Skip to main content



Displacements and Disconnections:

What does it mean for a person to be removed from his or her accustomed environment, or to never really come to terms with that environment in the first place? How does memory and its mutability influence how we behave in the present and the decisions we make for the future? And what is the role of the novelist in today’s seemingly ever more dystopian and disjointed reality? Can a good book really change the way readers think or feel? Dr. Josephine Wilson’s prize-winning work Extinctions examines the life of a man struggling with things familial and familiar, while Dr. Mirandi Riwoe’s acclaimed novella The Fish Girl tells of a girl taken from her village and made to work in an utterly alien environment. This afternoon our celebrated authors will discuss their thoughts on these questions and more, and offer us a taste of the projects that have brought them here to Shanghai.


Dr Josephine Wilson

Dr Josephine Wilson is an acclaimed author. Her novel Extinctions won the 2017 Miles Franklin Award and the 2017 Colin Roderick Award. In 2018 Wilson’s first novel, Cusp (2005), will be re-released, along with her non-fiction essay exploring international adoption, forthcoming in The Dangerous Book of Mothers. During her exchange Josephine will write a new work of non-fiction that begins with the adoption of a child.

Born in Lincolnshire, England, Josephine Wilson migrated to Australia with her family at the age of 6. Dr Wilson holds a Masters from the University of Queensland, and a PhD from the University of Western Australia (UWA). Her publications include creative works (performance, poetry, the novel) and essays and reviews in the interdisciplinary arts. She is the recipient of Australia Council grants, and has sat as a peer for both the Australia Council and the West Australian Department of Culture and the Arts. She was a 2015 finalist in the national ACU Poetry Prize. She has also worked as a dramaturg, and taught across the fields of literary theory and creative writing, cultural studies, performance art and theatre, and visual arts. She has been a guest lecturer at the University of Western Australia, Edith Cowan and Murdoch universities, supervised Masters and Honours students, and taught at both undergraduate and postgraduate levels in Creative Writing and Visual Arts. Josephine is a respected practitioner with a strong interest in contemporary West Australian art and currently sits on the Board of the Perth Institute of Contemporary Arts (PICA).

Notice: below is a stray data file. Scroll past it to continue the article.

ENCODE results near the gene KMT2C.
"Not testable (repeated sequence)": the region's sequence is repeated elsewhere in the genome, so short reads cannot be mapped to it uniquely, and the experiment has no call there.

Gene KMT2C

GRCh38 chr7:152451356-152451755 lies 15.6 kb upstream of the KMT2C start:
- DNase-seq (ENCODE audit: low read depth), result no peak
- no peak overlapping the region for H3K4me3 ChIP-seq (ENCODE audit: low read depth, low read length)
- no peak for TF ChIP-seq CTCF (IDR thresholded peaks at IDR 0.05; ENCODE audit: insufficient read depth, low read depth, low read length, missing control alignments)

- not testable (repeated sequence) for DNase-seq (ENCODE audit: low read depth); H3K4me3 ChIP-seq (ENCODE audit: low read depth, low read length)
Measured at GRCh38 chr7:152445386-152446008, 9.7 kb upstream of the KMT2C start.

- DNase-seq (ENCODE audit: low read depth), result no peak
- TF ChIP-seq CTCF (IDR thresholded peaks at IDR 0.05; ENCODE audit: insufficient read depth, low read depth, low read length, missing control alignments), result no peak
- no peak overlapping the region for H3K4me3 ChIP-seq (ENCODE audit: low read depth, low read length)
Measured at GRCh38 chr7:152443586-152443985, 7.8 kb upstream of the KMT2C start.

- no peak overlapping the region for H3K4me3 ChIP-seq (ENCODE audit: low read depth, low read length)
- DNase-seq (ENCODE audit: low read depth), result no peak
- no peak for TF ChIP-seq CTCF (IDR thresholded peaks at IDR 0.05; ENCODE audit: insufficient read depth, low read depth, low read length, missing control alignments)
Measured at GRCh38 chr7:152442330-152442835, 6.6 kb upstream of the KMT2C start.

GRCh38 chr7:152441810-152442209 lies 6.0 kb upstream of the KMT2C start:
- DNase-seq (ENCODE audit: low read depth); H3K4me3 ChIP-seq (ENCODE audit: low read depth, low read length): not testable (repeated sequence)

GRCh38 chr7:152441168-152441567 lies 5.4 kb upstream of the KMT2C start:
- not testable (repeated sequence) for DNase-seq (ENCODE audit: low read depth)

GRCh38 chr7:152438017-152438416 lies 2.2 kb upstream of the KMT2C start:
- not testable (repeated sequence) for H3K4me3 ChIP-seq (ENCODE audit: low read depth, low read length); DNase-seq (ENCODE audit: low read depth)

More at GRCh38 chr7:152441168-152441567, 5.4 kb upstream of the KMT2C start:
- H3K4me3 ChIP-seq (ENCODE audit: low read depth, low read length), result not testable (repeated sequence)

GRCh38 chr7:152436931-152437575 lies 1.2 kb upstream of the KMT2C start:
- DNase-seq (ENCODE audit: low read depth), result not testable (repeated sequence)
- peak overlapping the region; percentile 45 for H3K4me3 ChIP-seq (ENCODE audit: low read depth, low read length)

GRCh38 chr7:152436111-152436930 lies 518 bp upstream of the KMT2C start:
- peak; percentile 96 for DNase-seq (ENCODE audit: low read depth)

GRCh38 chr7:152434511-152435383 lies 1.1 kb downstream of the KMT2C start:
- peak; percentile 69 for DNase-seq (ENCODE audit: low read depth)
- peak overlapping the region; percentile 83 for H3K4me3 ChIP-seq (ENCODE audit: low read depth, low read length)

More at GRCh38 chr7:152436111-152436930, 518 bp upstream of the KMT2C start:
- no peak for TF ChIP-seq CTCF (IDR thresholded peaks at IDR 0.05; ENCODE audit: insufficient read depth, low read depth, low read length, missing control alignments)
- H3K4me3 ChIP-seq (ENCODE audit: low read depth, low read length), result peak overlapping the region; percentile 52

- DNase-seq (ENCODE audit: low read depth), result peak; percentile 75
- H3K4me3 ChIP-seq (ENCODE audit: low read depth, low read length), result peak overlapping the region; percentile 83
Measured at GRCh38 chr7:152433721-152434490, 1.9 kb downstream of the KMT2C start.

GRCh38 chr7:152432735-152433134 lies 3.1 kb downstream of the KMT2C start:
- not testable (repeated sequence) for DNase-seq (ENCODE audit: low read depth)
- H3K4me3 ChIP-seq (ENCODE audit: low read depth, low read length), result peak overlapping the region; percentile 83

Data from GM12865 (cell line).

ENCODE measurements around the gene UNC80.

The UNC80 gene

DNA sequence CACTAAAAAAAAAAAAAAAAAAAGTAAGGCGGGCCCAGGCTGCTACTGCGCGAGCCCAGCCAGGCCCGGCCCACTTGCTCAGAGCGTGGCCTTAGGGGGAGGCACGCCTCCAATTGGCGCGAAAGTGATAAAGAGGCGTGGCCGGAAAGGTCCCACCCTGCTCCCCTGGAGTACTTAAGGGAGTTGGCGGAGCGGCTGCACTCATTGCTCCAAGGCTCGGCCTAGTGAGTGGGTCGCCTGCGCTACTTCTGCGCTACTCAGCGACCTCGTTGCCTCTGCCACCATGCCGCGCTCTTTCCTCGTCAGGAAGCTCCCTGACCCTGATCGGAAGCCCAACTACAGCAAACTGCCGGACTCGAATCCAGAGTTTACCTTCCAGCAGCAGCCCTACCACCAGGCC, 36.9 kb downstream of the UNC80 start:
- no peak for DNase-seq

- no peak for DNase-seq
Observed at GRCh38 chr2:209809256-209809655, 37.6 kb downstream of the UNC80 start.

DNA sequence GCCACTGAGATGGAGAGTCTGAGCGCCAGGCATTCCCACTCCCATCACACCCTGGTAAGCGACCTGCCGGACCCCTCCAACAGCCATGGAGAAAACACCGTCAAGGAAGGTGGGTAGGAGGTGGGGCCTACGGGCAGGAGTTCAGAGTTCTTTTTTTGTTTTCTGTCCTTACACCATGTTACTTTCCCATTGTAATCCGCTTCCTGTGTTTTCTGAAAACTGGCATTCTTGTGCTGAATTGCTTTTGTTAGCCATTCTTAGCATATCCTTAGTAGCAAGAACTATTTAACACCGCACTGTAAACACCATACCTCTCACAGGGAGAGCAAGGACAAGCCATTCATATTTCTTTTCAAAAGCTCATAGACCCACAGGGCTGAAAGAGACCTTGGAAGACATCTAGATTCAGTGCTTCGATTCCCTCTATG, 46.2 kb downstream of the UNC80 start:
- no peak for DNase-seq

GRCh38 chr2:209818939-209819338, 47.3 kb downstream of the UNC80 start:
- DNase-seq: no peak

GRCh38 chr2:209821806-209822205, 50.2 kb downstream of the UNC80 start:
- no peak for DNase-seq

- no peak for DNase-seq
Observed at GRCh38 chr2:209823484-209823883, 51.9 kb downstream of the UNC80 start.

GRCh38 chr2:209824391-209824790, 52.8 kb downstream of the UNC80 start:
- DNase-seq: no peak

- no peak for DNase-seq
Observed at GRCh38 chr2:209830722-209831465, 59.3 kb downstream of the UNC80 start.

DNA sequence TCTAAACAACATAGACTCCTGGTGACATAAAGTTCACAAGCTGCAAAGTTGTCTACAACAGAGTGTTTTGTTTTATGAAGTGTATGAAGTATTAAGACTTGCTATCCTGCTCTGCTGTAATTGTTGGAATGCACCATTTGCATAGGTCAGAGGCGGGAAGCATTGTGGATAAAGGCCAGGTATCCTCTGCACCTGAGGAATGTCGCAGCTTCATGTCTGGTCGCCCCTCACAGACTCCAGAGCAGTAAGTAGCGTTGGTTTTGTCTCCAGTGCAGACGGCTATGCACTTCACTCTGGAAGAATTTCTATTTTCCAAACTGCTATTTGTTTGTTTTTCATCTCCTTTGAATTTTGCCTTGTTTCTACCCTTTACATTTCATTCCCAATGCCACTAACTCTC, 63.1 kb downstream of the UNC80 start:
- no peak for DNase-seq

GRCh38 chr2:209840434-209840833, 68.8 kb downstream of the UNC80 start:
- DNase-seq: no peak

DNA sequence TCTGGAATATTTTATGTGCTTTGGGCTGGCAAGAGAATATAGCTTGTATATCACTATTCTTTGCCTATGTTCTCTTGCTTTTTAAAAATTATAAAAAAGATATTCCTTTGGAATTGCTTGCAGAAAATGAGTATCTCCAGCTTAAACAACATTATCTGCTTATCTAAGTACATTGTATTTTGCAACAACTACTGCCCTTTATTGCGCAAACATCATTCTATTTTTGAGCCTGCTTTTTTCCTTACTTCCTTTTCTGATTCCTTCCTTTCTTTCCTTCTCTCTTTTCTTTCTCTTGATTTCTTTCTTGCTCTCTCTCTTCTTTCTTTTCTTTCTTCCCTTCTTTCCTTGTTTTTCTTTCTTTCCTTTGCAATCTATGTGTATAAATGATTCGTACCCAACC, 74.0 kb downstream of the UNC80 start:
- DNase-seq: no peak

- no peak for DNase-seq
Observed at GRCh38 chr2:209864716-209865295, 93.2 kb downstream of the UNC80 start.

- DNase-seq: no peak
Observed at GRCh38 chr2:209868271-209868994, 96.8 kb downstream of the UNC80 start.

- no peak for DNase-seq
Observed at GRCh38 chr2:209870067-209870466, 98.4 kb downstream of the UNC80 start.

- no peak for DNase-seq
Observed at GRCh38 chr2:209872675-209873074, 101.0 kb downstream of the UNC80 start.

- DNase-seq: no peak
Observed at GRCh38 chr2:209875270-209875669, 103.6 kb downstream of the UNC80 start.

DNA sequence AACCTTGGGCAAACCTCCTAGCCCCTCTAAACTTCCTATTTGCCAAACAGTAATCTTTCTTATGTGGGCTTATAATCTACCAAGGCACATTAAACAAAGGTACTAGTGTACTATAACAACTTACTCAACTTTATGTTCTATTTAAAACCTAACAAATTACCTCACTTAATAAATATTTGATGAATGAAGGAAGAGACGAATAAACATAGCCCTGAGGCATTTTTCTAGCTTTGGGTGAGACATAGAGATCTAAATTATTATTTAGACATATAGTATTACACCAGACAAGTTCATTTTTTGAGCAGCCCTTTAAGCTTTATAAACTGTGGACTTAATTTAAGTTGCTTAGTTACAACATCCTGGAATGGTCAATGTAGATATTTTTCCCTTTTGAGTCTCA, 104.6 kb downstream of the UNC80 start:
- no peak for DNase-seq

Dr Mirandi Riwoe

Dr Mirandi Riwoe (also known as M. J. Tjia) is a Brisbane-based writer. She has been shortlisted for Overland’s Neilma Sidney Short Story Prize, the Josephine Ulrick Short Story Prize and the Luke Bitmead Bursary. She has also been longlisted for the ABR Elizabeth Jolley Short Story Prize and CWA (UK) Dagger Awards. Her work has appeared in Review of Australian Fiction, Rex, Peril and Shibboleth and Other Stories. Her first full-length novel, She be Damned, will be released by Legend Press (UK) in 2017. Mirandi has a PhD in Creative Writing and Literary Studies (QUT). Her novella The Fish Girl was shortlisted for the 2018 Stella Prize and was the winner of the 2017 Seizure Viva La Novella Prize.

At the Shanghai Writers’ Centre, Mirandi will research and develop her new novel Gold Mountain Woman exploring women and Chinese gold diggers in 19th century North Queensland.

Event detail:

Where: Glam, No.5 The Bund (corner of Guangdong Lu) 广东路20号(外滩5号)7楼
When: 21 Oct 2018 – 4 pm
Tickets: 85 RMB/40 RMB